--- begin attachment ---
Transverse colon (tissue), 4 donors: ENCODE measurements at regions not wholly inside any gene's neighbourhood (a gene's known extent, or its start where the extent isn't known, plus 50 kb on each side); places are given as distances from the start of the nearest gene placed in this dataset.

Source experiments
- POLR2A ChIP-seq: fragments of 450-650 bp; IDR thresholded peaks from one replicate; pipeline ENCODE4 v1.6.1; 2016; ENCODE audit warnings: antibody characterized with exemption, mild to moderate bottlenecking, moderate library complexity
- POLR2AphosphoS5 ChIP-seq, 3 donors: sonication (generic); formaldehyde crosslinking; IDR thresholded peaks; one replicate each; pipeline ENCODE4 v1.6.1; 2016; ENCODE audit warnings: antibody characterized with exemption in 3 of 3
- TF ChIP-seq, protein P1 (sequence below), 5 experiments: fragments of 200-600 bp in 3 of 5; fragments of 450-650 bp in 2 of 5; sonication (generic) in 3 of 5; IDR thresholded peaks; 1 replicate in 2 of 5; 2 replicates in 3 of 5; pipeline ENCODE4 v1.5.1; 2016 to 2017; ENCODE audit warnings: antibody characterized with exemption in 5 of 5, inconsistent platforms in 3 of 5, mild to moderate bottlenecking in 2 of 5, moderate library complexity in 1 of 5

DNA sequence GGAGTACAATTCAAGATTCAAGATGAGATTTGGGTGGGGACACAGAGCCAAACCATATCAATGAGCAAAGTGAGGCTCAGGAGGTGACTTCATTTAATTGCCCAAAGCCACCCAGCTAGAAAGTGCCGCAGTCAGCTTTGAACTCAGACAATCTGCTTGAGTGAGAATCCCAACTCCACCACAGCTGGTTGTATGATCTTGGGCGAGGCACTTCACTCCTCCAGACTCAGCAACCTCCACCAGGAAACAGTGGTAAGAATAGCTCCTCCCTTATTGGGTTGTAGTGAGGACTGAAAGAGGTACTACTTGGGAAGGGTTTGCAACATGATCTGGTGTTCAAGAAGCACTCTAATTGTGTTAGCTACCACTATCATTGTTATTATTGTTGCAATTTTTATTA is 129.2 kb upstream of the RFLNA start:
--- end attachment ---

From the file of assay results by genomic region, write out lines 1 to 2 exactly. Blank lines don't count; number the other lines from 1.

Transverse colon (tissue), 4 donors: ENCODE measurements at regions not wholly inside any gene's neighbourhood (a gene's known extent, or its start where the extent isn't known, plus 50 kb on each side); places are given as distances from the start of the nearest gene placed in this dataset.

Source experiments